A YEAR after the earthquake that rumbled through Cairo's medieval Islamic heart, damaging 170 historic buildings, deep concern remains not just at the destruction wrought by nature to the historic fabric of the ancient city, but also at the past four decades of neglect.
Egyptian specialists have long complained that the foundations of Islamic Cairo have been saturated by a seemingly endless tide of corrosive waste water and disturbed by the ceaseless pounding of heavy traffic in Africa's most populous city. The crisis triggered by the earthquake has won international endorsement for their protests.
``The damage caused by the earthquake seems to have only added to a long and ongoing process of deterioration that predates the earthquake. The primary reason for such damage is high groundwater,'' concluded Dr. James Wight, one of a team of University of Michigan professors, who like a dozen missions from around the world, were drawn by Cairo's international architectural significance to respond to the urgent call for assistance from the Egyptian Antiquities Organization (EAO) in the days after the earthquake.
They came because Cairo has more than 500 outstanding examples of every major period of Islamic architecture, some dating back a thousand years. From the austere magnificence of the 9th-century mosque of Ibn Tulun to the 19th-century palaces built by rich merchants, no other Islamic capital can rival Cairo. While Cairo's importance as the seat of the Islamic empire dwindled in the 18th century, it remains the most significant living example of architecture knitted together in streets that can still provide glimpses of the Arabian Nights.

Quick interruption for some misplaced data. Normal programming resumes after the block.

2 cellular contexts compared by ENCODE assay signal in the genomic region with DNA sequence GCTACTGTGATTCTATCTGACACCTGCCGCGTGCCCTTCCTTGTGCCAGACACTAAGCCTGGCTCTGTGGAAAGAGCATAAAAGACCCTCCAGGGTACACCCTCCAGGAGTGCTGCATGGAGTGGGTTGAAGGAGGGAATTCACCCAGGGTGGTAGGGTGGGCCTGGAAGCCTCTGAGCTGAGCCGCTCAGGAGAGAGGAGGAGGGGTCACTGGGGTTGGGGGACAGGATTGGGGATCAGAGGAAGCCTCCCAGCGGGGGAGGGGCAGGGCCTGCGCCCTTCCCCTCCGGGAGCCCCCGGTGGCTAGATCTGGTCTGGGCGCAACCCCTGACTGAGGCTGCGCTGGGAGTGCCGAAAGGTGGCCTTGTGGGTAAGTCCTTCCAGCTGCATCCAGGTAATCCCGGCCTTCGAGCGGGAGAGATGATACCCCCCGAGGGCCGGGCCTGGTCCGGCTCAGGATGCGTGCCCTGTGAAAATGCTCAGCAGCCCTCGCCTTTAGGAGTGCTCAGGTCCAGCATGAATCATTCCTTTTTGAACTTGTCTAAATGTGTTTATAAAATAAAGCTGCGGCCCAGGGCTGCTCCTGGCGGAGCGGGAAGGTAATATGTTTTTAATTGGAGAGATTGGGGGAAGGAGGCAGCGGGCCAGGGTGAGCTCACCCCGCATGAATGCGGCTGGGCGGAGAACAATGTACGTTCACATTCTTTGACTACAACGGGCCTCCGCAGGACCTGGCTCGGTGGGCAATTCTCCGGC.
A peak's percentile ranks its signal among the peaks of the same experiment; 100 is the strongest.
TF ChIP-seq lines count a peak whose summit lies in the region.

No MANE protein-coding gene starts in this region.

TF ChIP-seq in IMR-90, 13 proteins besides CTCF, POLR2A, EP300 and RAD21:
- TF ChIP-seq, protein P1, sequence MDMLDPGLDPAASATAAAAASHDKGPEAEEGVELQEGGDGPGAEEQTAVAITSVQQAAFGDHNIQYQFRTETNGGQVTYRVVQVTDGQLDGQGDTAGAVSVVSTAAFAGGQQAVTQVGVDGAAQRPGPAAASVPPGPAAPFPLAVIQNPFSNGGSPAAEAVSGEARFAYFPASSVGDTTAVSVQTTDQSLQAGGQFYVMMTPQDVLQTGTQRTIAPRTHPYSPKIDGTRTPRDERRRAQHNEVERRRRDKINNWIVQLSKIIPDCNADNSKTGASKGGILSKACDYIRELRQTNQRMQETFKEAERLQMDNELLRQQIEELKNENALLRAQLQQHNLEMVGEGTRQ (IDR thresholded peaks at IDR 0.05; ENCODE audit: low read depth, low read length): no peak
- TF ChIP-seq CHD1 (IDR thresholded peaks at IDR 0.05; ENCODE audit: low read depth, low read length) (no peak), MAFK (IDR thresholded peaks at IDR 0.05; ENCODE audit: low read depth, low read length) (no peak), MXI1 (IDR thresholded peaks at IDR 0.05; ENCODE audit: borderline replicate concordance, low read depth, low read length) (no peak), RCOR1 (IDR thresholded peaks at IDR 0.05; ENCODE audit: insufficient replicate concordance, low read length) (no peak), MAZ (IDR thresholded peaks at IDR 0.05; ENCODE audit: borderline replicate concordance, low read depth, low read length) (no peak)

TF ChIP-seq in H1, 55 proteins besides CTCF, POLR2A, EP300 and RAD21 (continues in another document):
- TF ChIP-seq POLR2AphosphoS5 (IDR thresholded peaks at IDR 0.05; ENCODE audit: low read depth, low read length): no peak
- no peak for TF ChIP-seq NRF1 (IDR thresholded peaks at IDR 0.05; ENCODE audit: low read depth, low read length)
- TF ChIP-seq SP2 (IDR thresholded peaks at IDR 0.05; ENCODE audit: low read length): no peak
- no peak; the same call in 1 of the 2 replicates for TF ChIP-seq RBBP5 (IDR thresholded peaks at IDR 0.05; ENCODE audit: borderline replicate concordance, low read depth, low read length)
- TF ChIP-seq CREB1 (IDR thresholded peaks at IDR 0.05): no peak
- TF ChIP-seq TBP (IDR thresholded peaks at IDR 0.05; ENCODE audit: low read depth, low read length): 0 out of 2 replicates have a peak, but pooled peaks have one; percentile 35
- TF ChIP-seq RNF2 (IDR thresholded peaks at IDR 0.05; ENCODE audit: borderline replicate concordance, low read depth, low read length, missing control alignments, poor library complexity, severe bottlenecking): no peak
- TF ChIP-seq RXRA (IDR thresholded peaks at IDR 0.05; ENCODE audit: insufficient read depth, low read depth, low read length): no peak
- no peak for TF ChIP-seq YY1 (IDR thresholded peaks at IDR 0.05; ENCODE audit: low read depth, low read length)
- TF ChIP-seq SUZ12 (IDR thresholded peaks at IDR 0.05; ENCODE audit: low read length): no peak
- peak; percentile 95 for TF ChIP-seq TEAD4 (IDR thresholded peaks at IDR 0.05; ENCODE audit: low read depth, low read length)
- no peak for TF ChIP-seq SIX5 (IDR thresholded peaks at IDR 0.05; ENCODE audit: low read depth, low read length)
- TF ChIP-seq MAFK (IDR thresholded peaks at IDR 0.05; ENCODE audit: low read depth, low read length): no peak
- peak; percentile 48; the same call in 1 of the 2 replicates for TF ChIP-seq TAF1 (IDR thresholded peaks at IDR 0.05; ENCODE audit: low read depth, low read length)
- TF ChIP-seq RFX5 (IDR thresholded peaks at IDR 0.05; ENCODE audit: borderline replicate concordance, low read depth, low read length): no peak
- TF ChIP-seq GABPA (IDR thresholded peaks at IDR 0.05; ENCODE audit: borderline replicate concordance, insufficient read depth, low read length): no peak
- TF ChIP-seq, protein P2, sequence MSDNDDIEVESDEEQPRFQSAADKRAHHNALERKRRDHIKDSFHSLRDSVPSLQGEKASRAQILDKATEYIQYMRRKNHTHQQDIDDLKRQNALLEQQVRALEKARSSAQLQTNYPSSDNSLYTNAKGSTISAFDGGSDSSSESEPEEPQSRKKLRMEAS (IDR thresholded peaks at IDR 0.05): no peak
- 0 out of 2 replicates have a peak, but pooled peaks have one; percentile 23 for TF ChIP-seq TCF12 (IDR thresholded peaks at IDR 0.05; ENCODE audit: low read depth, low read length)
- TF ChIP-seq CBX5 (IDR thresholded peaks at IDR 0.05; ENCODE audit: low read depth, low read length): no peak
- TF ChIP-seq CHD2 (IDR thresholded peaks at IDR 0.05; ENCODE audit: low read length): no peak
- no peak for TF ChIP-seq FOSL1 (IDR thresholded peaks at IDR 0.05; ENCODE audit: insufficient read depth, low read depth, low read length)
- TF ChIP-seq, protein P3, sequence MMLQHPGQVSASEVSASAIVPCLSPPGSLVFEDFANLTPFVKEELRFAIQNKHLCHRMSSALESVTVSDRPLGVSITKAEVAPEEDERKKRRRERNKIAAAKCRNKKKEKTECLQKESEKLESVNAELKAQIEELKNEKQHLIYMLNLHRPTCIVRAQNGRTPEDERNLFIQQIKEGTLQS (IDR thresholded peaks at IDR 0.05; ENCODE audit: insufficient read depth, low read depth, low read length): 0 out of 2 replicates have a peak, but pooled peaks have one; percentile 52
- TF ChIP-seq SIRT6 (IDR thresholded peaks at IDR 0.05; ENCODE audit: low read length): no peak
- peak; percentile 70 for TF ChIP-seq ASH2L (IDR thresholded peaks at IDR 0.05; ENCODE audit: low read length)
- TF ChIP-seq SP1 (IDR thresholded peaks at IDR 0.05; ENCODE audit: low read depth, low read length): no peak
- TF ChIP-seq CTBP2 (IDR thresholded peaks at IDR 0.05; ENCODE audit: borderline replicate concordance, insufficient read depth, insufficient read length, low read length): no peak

``The only thing we could compare it to in the West is Venice,'' explains Dr. John Rodenbeck who has long campaigned for the preservation of whole neighborhoods in Islamic Cairo to retain its special quality: ``one of the reasons for preserving medieval Cairo ... is precisely because it resembles what a medieval London or Paris must have been like, but of which we can no longer have any first-hand experience.''
Today many of Cairo's architectural treasures remain encased in fantastic scaffolding as the hard-pressed EAO tries to sort out its priorities. The EAO insists that its slow pace is necessary to ensure that complicated restorations are done correctly. But its many critics doubt that the EAO has the organizational structure or the political backing to take on a task that involves a bureaucratic minefield, including everything from the construction of a local sewage system to relocating the workshops that are an integral part of the ground floor of mosques.
At the Al-Ghuri mosque, built in 1505 by the last Mameluke sultan, Prof. Saleh Lamei Mostafa (known as Professor Lamei) bends down to examine the foundations of the towering structure. With a gentle thrust of his hand, he dislodges fists full of crumbling limestone and mud mortar.
``This building was constructed at time when all water in the area was delivered by donkey cart; then clay mortar was appropriate. Now we have piped water, 80 percent of which is lost through bad plumbing connections. It means that the clay which they used is simply washing away with the fluctuations of waste water,'' explains Dr. Lamei, an internationally renowned Egyptian architect whose lifework has been restoration of Islamic buildings.